I am an Elvis fan and so know his more obscure work, including a lachrymose (but powerful) ballad he sang called The First Time Ever I saw Your Face. It’s a fitting theme song for a muse about the first time I ever didn’t see a face – and perhaps for you as well since we’re now about a year into the disease process of weaponized hypochondria.
I was seated inside the coffee shop where I used to spend a few hours almost every day, working on my laptop in the company of other people – a once-normal thing since made abnormal by people afflicted with engineered fear about a virus that isn’t even 1 percent Hantavirus (which results in death – not “mild symptoms” or a “positive test” – in about 40 percent of those who contract it) but which they insist must be feared as worse than Hantavirus.
And which they believe – the correct word, as thinking does not apply – can be warded off by wearing a reusable piece of cloth over their portals.
A year ago at this time, almost no one wore this strange device – precisely because it was a strange device – like a Hare Krishna’s saffron robes – and the wearing of it made the wearer look . . . strange.
In the first place, for believing that a piece of cloth covering their portals served as an effective palliative against a purportedly highly infectious and extremely dangerous aerosoled virus. This being of a piece with the belief of Dr. Van Helsing that a crucifix wards off the undead. In the second – and more substantive place – for not being serious about what they pretend to believe is an extremely dangerous aerosoled virus.
If they really believed it, would they risk buying a cup of coffee in a cafe full of possibly virus-suppurating people?
That’s what I thought to myself as I watched this woman approach the counter with a piece of cloth covering her portals, the strange device we know today as the Holy Rag, the vestment of the Sickness Cult. Everyone else in the cafe watched, too. It was like watching Michael Jackson order coffee because at that time no one else except that sad freak and a few others so afflicted behaved – and looked – like this. The sight is both curious and alarming, precisely because of the pathology it radiates.
This person is sick – psychiatrically speaking. Hypochondria is a serious mental illness.
One feels pity for them but also unease – because people who aren’t wired right are unpredictable and sometimes dangerous.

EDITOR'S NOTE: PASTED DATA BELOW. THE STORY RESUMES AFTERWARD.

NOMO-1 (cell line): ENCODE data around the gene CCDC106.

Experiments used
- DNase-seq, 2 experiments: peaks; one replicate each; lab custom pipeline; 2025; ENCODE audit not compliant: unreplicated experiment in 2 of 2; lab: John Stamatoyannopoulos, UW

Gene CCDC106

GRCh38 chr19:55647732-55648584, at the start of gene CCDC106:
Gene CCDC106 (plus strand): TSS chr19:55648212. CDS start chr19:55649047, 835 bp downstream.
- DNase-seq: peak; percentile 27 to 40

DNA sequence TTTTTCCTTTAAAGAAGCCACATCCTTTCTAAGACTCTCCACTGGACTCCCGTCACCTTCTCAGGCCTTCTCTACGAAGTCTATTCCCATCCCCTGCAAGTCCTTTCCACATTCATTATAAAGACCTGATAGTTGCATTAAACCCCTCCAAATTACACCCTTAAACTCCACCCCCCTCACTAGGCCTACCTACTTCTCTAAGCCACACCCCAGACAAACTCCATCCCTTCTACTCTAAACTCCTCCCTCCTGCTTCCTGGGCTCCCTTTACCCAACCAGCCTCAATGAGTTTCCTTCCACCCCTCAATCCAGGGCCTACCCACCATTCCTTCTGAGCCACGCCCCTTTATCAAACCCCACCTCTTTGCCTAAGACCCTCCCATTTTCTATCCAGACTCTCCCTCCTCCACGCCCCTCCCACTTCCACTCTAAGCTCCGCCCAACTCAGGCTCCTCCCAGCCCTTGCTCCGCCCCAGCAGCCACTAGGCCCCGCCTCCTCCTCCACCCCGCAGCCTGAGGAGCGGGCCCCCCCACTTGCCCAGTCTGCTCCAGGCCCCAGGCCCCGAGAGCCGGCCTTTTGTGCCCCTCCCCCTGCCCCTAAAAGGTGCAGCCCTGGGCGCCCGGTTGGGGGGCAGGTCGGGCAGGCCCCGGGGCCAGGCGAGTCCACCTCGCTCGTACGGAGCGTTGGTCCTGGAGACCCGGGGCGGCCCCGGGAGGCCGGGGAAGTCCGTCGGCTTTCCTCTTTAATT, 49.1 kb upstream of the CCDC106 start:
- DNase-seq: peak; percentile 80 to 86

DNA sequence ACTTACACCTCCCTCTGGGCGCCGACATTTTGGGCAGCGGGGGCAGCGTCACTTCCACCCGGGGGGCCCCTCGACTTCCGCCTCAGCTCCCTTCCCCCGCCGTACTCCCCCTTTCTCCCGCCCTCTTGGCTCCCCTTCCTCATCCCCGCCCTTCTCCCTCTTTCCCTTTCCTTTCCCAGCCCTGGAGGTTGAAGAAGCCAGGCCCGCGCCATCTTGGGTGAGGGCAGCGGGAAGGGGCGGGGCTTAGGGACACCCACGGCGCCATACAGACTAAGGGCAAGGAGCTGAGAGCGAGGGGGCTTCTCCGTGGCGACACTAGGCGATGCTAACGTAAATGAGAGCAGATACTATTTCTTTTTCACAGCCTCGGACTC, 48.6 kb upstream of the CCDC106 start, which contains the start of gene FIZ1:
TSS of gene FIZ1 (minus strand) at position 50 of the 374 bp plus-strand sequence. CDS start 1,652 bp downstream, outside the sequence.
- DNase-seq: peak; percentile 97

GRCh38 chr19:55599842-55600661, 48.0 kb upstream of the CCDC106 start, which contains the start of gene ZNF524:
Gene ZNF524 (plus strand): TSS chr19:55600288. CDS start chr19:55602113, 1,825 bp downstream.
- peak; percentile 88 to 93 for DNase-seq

The effaced woman got her coffee – and stayed inside. Sat not “socially distanced” (that pathology was as yet unknown) from others at her table, her faith in her vestment’s protection far more powerful than any actual protection it afforded.
As the saying goes, ask your doctor (not Fauci) about the effectiveness of wearing a piece of cloth over your portals prior to a tour of a Hantavirus ward.
Would you enter a Hantavirus ward with nothing more than a “mask” over your portals? One from a box that said on its side it offers no protection against aerosoled viruses? A bandana?
The curious thing, from a psychiatric perspective, is that the people who manned the counter at this coffee shop – Sweet Donkey, in Roanoke Virginia – also thought it was odd and also silly.
Before they were programmed to believe differently or at least pretend they did.
I knew these people on a friendly basis (I later found out I was mistaken regarding the latter) because I was a “regular” and had gotten to know them and they me. We’d exchange friendly banter as I ordered my coffee and sometimes a snack. They seemed reasonable and nice, as most Americans one met casually seemed reasonable and nice only about a year or so ago.
The same people who raised an eyebrow and expressed pity at the sight of a freak wearing a cloth over their portals were in just a few months’ time ferociously wearing them and demanding the same of others, so that everyone would look like a freak – in order, I suppose, to efface the freakiness of this freak show by making it appear universal.
I was excommunicated from the cafe for not being willing – for outright refusing – to express faith in the absurd by placing a piece of cloth over my portals. I don’t dance around a sombrero, either – especially if they don’t pay me to do it.
Now, a year later, I am the “freak” – along with the stalwart few who are immune to sickness psychosis but nonetheless forced to deal with its disease process, in the manner of having a crazy uncle in the attic except the crazy uncle is on the loose – and has the backing of the government.
. . .
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